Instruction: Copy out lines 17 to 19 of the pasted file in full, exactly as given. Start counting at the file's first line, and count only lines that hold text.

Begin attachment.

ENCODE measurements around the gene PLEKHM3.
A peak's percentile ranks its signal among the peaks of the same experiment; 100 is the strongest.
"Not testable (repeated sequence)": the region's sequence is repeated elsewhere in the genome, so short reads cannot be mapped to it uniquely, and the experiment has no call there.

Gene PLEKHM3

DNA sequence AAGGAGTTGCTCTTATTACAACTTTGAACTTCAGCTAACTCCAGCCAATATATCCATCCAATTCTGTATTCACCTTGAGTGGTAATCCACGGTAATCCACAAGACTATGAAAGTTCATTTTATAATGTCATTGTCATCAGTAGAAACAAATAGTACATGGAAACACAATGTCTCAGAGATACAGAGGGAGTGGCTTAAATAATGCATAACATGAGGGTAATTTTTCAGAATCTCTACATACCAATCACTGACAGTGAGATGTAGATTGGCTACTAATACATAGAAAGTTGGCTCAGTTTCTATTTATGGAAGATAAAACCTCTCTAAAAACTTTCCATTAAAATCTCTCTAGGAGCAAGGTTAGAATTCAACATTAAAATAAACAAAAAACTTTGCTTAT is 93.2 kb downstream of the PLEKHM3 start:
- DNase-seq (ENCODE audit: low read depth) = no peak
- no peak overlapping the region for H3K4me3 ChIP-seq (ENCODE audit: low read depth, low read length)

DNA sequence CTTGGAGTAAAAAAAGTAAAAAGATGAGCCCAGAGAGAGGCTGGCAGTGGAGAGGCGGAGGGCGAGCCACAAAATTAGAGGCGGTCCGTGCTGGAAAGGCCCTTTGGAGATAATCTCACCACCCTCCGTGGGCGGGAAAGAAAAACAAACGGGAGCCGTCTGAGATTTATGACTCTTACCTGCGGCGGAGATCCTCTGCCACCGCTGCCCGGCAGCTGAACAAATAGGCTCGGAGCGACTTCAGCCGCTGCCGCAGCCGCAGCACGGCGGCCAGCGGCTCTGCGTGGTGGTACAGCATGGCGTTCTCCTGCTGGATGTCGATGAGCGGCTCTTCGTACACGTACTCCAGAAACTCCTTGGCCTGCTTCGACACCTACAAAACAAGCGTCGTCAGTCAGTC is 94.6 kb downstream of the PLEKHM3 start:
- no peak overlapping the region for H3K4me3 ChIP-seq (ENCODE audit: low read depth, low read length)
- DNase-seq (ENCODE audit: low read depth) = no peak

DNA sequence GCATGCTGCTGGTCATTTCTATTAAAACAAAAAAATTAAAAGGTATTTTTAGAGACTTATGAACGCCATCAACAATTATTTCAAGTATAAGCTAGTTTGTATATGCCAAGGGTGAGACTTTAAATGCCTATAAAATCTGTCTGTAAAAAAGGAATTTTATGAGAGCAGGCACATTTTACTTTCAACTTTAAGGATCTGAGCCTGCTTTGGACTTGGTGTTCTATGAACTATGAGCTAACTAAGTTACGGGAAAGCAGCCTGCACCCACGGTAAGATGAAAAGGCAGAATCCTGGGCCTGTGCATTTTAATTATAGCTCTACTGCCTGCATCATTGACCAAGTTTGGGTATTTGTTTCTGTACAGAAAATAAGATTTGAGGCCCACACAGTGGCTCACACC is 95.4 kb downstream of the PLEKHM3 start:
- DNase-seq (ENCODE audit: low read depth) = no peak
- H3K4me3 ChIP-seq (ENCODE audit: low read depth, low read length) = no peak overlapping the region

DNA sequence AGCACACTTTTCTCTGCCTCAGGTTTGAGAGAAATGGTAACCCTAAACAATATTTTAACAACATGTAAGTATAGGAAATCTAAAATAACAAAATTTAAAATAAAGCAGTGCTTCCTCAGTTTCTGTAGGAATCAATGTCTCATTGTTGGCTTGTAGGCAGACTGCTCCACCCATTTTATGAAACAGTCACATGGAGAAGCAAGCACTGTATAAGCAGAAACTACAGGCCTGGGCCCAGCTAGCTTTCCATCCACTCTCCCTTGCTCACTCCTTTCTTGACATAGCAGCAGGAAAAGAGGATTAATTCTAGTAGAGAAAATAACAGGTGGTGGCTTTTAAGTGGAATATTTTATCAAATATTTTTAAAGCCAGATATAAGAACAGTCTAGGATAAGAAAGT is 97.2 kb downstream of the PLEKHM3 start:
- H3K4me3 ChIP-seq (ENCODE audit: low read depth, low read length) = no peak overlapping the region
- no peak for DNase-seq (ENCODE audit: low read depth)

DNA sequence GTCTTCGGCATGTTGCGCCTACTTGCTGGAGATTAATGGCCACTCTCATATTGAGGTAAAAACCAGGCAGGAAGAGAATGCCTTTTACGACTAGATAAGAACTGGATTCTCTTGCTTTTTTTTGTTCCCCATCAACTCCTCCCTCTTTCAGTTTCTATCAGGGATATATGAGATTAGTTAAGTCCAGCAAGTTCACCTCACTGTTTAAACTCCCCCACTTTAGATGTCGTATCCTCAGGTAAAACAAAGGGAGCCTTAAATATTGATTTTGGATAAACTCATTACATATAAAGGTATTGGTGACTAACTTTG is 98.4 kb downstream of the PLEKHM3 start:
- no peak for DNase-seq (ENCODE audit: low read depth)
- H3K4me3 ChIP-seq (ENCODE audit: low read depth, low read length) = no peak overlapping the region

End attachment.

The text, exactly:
DNA sequence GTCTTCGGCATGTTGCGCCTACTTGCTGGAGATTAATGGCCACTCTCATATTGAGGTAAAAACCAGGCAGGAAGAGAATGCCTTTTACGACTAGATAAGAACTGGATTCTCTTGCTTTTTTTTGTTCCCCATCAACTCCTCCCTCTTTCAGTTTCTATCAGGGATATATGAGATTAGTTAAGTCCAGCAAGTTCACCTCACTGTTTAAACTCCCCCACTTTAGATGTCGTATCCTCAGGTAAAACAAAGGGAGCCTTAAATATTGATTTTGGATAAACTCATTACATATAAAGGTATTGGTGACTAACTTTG is 98.4 kb downstream of the PLEKHM3 start:
- no peak for DNase-seq (ENCODE audit: low read depth)
- H3K4me3 ChIP-seq (ENCODE audit: low read depth, low read length) = no peak overlapping the region